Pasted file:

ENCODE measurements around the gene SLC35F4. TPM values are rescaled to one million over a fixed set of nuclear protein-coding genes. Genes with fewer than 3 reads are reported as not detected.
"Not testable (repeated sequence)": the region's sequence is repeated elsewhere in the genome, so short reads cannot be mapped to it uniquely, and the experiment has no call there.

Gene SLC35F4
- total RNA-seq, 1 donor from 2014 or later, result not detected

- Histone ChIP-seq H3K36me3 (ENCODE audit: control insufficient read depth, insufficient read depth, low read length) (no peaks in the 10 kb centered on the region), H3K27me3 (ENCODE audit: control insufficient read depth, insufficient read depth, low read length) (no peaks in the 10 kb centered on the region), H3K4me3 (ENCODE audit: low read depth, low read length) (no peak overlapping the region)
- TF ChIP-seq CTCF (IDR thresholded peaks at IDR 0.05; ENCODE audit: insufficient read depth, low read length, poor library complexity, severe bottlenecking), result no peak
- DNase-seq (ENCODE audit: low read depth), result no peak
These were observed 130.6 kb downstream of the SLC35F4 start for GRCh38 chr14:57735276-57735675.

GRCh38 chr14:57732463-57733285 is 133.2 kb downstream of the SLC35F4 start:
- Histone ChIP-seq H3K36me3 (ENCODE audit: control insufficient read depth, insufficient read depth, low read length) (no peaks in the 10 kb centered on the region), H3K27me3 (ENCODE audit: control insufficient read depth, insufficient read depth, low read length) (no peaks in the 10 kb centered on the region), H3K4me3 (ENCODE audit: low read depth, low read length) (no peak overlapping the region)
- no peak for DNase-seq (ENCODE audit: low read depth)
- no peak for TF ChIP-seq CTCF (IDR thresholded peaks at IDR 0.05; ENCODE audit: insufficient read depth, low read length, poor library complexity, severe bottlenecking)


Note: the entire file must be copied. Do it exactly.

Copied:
ENCODE measurements around the gene SLC35F4. TPM values are rescaled to one million over a fixed set of nuclear protein-coding genes. Genes with fewer than 3 reads are reported as not detected.
"Not testable (repeated sequence)": the region's sequence is repeated elsewhere in the genome, so short reads cannot be mapped to it uniquely, and the experiment has no call there.

Gene SLC35F4
- total RNA-seq, 1 donor from 2014 or later, result not detected

- Histone ChIP-seq H3K36me3 (ENCODE audit: control insufficient read depth, insufficient read depth, low read length) (no peaks in the 10 kb centered on the region), H3K27me3 (ENCODE audit: control insufficient read depth, insufficient read depth, low read length) (no peaks in the 10 kb centered on the region), H3K4me3 (ENCODE audit: low read depth, low read length) (no peak overlapping the region)
- TF ChIP-seq CTCF (IDR thresholded peaks at IDR 0.05; ENCODE audit: insufficient read depth, low read length, poor library complexity, severe bottlenecking), result no peak
- DNase-seq (ENCODE audit: low read depth), result no peak
These were observed 130.6 kb downstream of the SLC35F4 start for GRCh38 chr14:57735276-57735675.

GRCh38 chr14:57732463-57733285 is 133.2 kb downstream of the SLC35F4 start:
- Histone ChIP-seq H3K36me3 (ENCODE audit: control insufficient read depth, insufficient read depth, low read length) (no peaks in the 10 kb centered on the region), H3K27me3 (ENCODE audit: control insufficient read depth, insufficient read depth, low read length) (no peaks in the 10 kb centered on the region), H3K4me3 (ENCODE audit: low read depth, low read length) (no peak overlapping the region)
- no peak for DNase-seq (ENCODE audit: low read depth)
- no peak for TF ChIP-seq CTCF (IDR thresholded peaks at IDR 0.05; ENCODE audit: insufficient read depth, low read length, poor library complexity, severe bottlenecking)